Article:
Proposals to raise City golf fees on the table

By Ramsay Wharton

HONOLULU (HawaiiNewsNow) - Debbie Montero and her husband like to golf three to four times a week at public courses like at West Loch in Ewa Beach.

She says she understands why the City is looking to raise fees to play rounds at city courses.

"I'm all for raising the rates to offset the cost, but not such that you're going to break even right now, that's just impossible," Montero said.

City Councilman Tom Berg, who is against raising the gas, sewer and property taxes on residents, says golf is different.

"We should no longer be subsidizing those things that are taking away from the core service that we all need that you have to survive on. You have to be able to flush your toilet," Berg said.

According to Councilman Berg, there's about $9 million of taxpayer money that goes into subsidizing six municipal courses every year.

Berg supports raising golf fees, but across the board, not just a four-dollar hike on seniors that's currently proposed.

"I have a proposal that merely says, if you play a round of golf it should be at a rate in which it is self sustaining. So the six municipal on the island of Oahu should really charge a golf fee so that they are self sustaining, and so the rest of us who don't engage in that activity aren't subsidizing that fee," Berg said.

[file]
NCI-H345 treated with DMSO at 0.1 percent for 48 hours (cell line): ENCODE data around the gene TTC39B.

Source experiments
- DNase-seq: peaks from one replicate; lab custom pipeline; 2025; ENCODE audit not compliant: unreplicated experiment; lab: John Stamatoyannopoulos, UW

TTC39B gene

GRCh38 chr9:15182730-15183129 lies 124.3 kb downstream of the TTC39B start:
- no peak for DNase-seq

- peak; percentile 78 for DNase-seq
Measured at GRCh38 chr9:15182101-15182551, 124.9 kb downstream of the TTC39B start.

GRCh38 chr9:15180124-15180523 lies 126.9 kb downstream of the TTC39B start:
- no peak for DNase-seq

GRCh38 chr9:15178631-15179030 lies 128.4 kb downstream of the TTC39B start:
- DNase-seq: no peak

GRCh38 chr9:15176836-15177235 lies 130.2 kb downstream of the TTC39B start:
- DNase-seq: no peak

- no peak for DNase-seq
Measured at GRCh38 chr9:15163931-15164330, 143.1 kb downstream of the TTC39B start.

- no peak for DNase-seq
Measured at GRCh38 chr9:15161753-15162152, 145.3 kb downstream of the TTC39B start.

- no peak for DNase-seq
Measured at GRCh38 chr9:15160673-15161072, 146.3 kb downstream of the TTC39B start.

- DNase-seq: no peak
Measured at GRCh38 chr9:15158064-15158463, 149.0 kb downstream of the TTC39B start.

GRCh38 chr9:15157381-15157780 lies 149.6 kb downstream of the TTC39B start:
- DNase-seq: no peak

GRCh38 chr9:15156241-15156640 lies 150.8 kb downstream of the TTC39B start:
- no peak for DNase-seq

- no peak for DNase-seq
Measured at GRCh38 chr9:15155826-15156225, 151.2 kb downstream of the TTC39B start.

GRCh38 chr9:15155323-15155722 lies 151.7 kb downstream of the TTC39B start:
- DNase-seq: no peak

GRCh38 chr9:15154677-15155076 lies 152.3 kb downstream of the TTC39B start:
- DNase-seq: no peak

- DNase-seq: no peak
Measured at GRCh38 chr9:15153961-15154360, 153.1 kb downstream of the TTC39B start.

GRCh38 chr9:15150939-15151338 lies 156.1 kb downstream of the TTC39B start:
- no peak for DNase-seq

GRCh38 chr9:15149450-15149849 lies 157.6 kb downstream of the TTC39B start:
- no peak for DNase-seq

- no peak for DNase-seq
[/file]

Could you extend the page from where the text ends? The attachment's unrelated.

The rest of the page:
He suggests City golfers pay a flat rate increase like $20.

"I would be willing to pay that price to you know to upkeep the golf course to playable conditions," golfer George Oya said.

"The user fee concept should be that if you're gonna raise the sewer rates, or you're going to raise the rates at the zoo whatever it is, give us quality of services," Berg said.

"It's been reasonable all these years. So, we don't mind a little raise, to pay our share," golfer Ann Kobayashi said.

"My husband and I would like to golf three to four times a week. And maybe we could only do it twice a week so if he raises it too high, then I'm only going to golf twice than four then you're losing money that way," Montero said.

"What we have to pay we have to pay, we'll pay," Oya said.

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